He, who at the approach of evil betrays his trust or deserts his post, is branded with cowardice ; a name, perhaps, more reproachful than any other, that does not imply much greater turpitude; he who patiently suffers that which he cannot without guilt avoid, escapes infamy, but does not obtain praise. It is the man who provokes danger in its recess, who quits a peaceful retreat, where he might have slumbered in ease and safety, for peril and labour, to drive before a tempest or to watch in a camp; the man who descends from a precipice by a rope at mid
night, to fire a city that is besieged; or who ventures forward into regions of perpetual cold and darkness, to discover new paths of navigation, and disclose new secrets of the deep; it is the Adventurer alone, on whom every eye is fixed with admiration, and whose praise is repeated by every voice.
But it must be confessed that this is only the praise of prejudice and of custom : reason as yet sees nothing either to commend or imitate : a more severe scrutiny must be made, before she can admit courage to belong to virtue, or entitle its possessor to the palm of honour.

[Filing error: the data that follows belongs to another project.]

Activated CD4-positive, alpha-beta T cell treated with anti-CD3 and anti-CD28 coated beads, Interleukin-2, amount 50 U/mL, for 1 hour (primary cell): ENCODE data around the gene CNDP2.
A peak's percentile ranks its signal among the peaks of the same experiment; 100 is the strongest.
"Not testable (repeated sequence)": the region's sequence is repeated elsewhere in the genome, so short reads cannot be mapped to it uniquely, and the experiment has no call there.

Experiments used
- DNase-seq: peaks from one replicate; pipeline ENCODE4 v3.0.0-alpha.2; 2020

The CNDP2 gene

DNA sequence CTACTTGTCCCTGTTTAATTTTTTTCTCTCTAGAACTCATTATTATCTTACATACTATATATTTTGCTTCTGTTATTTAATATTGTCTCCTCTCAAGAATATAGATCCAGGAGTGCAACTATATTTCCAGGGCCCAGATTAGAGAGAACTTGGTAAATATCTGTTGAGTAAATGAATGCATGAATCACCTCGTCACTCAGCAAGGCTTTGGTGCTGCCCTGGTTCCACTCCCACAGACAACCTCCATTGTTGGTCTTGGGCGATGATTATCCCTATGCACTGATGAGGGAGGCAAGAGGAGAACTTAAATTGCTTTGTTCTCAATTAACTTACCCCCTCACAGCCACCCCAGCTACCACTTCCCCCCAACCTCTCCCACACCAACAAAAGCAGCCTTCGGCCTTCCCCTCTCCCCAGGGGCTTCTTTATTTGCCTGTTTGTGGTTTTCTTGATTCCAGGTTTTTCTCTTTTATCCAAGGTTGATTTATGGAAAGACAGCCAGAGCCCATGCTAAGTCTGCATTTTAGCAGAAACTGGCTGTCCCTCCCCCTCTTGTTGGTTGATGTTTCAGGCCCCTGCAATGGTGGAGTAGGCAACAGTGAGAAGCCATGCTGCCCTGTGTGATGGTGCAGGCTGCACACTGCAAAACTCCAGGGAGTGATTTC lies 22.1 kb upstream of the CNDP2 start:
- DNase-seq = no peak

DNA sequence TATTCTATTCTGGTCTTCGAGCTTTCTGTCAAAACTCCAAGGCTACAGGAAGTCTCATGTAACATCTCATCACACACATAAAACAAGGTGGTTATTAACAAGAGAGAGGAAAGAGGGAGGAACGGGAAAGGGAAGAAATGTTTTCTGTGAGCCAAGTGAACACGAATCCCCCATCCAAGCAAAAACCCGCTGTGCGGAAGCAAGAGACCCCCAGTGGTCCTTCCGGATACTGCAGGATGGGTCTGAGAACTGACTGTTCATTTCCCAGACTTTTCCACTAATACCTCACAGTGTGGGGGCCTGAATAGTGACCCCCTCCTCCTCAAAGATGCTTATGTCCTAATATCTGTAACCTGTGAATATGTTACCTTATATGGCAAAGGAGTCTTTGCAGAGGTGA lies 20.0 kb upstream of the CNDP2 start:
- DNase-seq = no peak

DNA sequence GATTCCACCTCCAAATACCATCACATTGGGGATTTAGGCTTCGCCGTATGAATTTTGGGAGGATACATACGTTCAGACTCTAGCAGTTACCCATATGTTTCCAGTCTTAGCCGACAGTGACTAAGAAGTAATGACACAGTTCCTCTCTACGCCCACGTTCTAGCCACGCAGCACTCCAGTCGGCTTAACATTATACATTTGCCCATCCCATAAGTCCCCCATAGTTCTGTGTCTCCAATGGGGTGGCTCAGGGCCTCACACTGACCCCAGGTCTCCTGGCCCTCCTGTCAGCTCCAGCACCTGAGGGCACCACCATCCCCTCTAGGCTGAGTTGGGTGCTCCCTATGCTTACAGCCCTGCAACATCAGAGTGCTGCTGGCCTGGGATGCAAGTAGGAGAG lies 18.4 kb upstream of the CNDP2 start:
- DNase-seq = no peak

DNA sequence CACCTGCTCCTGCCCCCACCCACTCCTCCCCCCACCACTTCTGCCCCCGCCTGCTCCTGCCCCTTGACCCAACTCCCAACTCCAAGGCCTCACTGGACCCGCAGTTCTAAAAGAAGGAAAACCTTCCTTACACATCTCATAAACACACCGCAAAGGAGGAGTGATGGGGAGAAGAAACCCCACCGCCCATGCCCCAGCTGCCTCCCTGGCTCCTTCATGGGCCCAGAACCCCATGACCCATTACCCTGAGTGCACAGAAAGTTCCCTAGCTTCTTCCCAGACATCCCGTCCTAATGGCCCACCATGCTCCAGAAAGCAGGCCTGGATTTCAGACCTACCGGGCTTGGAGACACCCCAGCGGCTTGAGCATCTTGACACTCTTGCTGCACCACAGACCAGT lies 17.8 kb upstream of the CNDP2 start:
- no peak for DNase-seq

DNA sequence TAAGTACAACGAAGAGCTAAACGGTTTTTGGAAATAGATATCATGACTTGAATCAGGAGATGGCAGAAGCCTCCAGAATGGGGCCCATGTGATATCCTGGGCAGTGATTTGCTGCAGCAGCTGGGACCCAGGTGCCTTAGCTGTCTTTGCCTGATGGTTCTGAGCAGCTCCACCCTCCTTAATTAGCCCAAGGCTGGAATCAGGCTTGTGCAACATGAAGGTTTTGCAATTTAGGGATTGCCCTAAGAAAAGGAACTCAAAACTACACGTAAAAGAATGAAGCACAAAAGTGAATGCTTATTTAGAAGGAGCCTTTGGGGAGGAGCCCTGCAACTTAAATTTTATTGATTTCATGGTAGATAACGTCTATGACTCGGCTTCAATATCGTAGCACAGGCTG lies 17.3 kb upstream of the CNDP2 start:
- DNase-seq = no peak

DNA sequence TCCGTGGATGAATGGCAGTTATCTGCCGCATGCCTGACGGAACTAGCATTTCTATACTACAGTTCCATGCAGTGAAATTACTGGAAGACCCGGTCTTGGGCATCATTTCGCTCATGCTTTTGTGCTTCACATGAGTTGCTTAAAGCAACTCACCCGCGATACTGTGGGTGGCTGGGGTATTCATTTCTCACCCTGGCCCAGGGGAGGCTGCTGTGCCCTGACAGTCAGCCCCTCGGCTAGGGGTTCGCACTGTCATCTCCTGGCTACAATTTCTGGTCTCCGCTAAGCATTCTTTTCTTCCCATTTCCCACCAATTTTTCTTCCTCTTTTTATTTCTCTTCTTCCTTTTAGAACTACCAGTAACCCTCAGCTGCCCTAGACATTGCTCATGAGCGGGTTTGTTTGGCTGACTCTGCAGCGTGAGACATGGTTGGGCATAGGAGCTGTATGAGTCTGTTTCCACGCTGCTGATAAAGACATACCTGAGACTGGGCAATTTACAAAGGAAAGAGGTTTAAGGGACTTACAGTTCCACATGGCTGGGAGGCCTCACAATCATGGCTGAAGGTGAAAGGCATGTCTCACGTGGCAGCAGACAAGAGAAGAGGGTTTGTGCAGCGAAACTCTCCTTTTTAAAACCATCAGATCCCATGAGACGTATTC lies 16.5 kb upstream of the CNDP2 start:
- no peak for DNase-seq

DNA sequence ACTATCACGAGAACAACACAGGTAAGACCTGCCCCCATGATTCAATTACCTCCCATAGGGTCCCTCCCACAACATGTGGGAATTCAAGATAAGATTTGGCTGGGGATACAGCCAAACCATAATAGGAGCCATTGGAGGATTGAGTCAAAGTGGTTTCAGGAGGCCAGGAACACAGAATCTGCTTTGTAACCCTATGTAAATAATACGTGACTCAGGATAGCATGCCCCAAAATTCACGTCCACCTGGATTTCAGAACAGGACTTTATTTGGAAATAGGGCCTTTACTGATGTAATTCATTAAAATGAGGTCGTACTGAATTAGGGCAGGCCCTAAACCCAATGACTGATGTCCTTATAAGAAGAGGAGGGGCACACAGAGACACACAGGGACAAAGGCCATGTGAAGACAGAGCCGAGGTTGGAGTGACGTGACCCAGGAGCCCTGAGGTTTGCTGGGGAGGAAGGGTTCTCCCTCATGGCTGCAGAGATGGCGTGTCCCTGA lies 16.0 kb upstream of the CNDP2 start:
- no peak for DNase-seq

If new worlds are sought merely to gratify avarice or ambition, for the treasures that ripen in the distant mine, or the homage of nations whom new arts of destruction may subdue; or if the precipice is descended merely for a pecuniary consideration: the Adventurer is, in the estimation of reason, as worthless and contemptible, as the robber who defies a gibbet for the hire of a strumpet, or the fool who lays out his whole property on a lottery ticket. Reason considers the motive, the means, and the end ; and honours courage only, when it is employed to effect the purpose of virtue. Whoever exposes life for the good of others, and desires no superadded reward but fame, is pronounced a hero by the voice of reason ; and to withhold the praise that he merits, would be an attempt equally injurious and impossible. How much then is it to be regretted, that several ages have elapsed, since all who had the will, had also the power, thus to secure at once the shout of the multitude, and the eulogy of the philosopher ! The last who enjoyed this privilege were the heroes that the history of certain dark ages distinguishes by the name of knights errant; beings who improved the opportunities of glory that were peculiar to their own times, in which giants were to be encountered, dragons destroyed, enchantments dissolved, and captive princesses set at liberty.